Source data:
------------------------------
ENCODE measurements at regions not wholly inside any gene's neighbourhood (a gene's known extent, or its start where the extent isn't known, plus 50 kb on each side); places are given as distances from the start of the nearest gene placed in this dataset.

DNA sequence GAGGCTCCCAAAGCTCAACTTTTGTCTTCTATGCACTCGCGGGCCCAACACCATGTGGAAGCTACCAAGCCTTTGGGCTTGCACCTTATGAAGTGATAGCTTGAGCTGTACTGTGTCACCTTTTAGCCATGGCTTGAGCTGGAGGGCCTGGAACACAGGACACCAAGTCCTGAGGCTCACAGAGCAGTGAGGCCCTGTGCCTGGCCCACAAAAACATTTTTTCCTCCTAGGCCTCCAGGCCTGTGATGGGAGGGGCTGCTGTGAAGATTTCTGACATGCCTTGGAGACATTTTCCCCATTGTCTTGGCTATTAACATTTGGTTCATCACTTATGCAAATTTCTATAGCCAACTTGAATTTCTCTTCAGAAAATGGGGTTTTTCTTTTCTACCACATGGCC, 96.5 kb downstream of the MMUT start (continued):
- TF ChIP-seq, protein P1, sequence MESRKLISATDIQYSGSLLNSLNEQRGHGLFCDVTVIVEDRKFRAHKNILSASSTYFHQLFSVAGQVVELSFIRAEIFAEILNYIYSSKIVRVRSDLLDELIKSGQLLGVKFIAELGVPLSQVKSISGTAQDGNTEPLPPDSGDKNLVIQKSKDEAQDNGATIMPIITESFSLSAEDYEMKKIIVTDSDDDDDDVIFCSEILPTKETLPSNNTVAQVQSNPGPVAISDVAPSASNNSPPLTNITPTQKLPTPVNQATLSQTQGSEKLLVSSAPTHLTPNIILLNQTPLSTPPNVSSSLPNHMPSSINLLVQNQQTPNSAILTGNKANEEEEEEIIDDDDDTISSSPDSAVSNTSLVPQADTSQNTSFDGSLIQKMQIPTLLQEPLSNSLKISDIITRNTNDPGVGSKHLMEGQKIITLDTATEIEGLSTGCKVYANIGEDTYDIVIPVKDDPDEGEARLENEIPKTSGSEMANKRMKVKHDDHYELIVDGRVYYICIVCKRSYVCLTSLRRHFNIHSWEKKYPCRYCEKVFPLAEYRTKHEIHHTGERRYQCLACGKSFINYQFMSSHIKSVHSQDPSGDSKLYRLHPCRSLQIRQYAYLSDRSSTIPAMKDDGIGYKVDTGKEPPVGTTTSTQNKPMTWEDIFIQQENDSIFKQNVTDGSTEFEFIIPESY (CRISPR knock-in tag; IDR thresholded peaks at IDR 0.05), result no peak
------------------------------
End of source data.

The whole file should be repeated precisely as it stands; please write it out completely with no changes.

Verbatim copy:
ENCODE measurements at regions not wholly inside any gene's neighbourhood (a gene's known extent, or its start where the extent isn't known, plus 50 kb on each side); places are given as distances from the start of the nearest gene placed in this dataset.

DNA sequence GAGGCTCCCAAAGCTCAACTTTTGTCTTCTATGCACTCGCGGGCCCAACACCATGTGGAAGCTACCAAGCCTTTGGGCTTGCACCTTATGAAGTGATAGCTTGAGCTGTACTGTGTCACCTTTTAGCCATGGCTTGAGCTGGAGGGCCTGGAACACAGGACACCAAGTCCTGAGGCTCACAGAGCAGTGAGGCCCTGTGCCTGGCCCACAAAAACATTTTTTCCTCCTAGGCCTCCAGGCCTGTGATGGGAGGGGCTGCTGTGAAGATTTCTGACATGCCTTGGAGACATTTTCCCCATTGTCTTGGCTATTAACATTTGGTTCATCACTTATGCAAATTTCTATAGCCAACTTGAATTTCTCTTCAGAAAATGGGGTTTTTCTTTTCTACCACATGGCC, 96.5 kb downstream of the MMUT start (continued):
- TF ChIP-seq, protein P1, sequence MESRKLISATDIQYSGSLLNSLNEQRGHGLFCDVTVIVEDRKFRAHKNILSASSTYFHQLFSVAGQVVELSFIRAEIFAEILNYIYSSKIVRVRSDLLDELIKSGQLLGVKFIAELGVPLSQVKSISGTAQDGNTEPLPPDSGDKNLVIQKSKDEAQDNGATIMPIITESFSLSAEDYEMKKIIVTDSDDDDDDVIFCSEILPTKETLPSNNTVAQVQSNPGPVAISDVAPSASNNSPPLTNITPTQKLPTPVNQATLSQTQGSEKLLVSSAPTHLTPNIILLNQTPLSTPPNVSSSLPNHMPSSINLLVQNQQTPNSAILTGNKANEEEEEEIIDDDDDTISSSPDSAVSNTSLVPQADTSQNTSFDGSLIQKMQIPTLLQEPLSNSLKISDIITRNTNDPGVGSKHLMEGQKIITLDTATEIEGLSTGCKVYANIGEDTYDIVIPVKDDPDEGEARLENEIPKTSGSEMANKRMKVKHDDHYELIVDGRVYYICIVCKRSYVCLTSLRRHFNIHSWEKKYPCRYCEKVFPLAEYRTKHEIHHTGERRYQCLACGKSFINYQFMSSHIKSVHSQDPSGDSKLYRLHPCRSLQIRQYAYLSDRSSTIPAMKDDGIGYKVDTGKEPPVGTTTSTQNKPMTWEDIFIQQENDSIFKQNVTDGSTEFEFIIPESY (CRISPR knock-in tag; IDR thresholded peaks at IDR 0.05), result no peak